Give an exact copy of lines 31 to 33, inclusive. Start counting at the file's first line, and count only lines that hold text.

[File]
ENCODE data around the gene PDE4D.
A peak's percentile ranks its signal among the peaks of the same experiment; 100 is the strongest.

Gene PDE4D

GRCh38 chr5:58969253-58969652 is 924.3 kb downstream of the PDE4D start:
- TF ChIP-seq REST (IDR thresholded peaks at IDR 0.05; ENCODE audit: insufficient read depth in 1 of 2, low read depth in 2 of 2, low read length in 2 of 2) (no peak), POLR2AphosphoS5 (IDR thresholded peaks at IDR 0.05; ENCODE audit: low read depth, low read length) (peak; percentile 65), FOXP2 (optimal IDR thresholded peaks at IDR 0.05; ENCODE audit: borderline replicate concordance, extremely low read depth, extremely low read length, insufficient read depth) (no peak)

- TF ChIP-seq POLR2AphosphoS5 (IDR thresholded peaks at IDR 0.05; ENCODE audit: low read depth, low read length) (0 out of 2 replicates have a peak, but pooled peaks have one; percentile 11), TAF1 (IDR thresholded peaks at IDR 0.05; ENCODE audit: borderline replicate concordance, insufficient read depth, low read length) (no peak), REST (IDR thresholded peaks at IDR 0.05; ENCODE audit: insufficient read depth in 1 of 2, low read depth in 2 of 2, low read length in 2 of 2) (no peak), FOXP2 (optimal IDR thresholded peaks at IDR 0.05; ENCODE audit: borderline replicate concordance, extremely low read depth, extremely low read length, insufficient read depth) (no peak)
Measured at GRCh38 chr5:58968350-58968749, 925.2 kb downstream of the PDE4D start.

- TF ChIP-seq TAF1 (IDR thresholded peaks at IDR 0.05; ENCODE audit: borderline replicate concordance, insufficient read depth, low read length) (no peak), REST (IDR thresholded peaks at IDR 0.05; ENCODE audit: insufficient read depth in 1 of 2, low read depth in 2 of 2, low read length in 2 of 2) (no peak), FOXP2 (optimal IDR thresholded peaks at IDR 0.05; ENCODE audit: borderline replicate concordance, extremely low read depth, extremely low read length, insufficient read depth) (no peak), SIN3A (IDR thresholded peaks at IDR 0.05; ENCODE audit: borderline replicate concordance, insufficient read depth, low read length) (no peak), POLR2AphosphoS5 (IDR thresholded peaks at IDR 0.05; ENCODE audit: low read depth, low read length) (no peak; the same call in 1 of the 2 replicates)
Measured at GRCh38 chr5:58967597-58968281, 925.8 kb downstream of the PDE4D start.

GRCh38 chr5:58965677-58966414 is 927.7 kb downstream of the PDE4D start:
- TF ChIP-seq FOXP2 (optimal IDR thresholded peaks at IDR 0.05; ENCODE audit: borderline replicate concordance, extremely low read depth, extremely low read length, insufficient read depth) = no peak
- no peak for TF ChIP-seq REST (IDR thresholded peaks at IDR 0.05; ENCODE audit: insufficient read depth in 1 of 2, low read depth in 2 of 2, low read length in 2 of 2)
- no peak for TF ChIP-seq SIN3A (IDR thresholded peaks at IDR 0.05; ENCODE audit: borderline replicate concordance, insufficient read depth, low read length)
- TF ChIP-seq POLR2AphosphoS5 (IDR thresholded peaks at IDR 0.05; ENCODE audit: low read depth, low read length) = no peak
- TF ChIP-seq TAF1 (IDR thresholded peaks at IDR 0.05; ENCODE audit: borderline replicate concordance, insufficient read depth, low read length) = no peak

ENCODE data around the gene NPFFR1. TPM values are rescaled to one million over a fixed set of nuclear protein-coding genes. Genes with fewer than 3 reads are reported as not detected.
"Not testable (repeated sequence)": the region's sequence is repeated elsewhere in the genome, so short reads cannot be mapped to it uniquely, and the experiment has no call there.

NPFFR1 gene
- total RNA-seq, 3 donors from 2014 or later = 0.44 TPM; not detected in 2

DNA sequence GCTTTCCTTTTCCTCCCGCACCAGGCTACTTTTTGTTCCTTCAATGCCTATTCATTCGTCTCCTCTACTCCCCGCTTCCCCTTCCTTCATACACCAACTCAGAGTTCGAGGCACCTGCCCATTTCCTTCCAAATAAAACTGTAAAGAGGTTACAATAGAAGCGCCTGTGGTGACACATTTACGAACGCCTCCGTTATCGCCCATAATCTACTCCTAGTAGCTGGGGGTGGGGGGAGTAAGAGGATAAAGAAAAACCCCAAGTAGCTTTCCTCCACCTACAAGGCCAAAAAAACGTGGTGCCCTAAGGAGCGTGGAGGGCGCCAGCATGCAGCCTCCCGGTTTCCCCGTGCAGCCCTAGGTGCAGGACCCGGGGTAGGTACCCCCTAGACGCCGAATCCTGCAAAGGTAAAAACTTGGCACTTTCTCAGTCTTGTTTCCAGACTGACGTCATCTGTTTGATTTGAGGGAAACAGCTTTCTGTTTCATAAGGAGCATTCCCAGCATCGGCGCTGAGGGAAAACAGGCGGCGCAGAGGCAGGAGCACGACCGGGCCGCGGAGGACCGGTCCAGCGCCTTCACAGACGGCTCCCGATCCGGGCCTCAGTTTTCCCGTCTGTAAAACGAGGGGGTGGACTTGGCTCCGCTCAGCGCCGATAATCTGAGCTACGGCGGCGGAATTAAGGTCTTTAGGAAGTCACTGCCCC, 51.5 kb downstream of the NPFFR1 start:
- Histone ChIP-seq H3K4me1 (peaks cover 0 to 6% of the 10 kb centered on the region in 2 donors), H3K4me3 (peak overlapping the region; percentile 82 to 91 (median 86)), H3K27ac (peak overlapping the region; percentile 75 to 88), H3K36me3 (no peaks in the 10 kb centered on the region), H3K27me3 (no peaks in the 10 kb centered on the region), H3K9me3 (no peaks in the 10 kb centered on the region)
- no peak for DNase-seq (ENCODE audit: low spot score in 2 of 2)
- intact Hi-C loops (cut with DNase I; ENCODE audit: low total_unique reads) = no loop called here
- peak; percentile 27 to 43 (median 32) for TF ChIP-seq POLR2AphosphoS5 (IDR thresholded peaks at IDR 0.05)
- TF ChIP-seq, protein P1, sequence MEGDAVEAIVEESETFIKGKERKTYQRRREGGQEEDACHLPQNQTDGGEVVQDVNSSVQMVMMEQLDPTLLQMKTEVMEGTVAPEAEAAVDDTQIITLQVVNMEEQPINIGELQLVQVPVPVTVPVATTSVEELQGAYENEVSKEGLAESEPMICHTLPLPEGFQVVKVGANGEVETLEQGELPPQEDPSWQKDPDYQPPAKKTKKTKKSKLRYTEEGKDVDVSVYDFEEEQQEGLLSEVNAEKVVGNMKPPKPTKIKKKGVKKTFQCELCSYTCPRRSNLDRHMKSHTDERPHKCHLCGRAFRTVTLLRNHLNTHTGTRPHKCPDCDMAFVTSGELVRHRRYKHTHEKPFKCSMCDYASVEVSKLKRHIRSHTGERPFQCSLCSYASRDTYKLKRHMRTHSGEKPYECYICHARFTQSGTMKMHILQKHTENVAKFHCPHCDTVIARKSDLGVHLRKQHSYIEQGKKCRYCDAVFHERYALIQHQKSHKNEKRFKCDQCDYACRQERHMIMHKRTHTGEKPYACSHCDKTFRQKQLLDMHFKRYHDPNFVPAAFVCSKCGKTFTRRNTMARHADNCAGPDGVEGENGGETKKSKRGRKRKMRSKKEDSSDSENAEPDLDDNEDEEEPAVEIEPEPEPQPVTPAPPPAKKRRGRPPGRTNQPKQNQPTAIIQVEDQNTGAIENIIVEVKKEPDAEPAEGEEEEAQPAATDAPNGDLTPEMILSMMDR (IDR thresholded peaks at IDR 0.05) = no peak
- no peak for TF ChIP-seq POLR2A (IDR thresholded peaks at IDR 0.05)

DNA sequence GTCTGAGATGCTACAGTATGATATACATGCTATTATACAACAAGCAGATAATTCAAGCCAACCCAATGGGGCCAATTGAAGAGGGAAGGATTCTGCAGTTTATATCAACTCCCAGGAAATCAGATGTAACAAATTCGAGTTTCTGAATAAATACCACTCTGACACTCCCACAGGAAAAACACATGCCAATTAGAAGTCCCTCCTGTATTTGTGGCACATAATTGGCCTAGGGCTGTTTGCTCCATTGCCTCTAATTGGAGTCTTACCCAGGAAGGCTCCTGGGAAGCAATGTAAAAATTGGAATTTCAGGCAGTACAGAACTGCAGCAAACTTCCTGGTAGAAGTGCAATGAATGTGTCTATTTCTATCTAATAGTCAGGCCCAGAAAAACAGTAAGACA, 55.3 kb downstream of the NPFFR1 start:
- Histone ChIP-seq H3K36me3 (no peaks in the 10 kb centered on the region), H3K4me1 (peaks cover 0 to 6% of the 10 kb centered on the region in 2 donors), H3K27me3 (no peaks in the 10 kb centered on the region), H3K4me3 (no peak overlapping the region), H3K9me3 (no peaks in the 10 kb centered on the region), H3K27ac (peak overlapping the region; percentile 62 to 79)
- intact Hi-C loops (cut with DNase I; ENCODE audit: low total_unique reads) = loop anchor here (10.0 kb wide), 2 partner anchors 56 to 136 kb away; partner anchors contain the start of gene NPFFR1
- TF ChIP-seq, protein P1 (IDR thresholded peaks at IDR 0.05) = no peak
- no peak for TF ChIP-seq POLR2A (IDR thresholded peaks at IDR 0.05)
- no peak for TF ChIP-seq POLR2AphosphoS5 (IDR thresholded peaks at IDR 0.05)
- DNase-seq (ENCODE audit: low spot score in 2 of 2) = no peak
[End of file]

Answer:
- no peak for TF ChIP-seq POLR2A (IDR thresholded peaks at IDR 0.05)
- no peak for TF ChIP-seq POLR2AphosphoS5 (IDR thresholded peaks at IDR 0.05)
- DNase-seq (ENCODE audit: low spot score in 2 of 2) = no peak